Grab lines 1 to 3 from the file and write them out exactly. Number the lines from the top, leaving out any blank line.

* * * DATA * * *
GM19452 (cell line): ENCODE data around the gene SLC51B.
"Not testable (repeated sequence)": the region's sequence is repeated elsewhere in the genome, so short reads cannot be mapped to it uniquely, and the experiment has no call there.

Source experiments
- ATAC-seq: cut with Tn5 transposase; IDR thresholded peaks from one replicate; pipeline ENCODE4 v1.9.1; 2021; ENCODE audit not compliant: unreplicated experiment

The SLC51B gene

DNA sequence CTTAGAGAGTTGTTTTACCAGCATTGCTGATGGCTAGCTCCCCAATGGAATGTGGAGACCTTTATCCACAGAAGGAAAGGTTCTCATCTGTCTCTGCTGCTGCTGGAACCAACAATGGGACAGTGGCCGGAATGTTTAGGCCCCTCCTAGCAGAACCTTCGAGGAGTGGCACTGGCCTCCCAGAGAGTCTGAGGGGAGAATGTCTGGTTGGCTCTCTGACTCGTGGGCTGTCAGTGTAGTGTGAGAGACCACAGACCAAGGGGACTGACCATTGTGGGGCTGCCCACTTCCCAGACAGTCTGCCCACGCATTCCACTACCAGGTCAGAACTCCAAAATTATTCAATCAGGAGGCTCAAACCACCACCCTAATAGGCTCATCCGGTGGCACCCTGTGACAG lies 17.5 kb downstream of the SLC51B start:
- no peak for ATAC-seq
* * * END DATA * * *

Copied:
GM19452 (cell line): ENCODE data around the gene SLC51B.
"Not testable (repeated sequence)": the region's sequence is repeated elsewhere in the genome, so short reads cannot be mapped to it uniquely, and the experiment has no call there.

Source experiments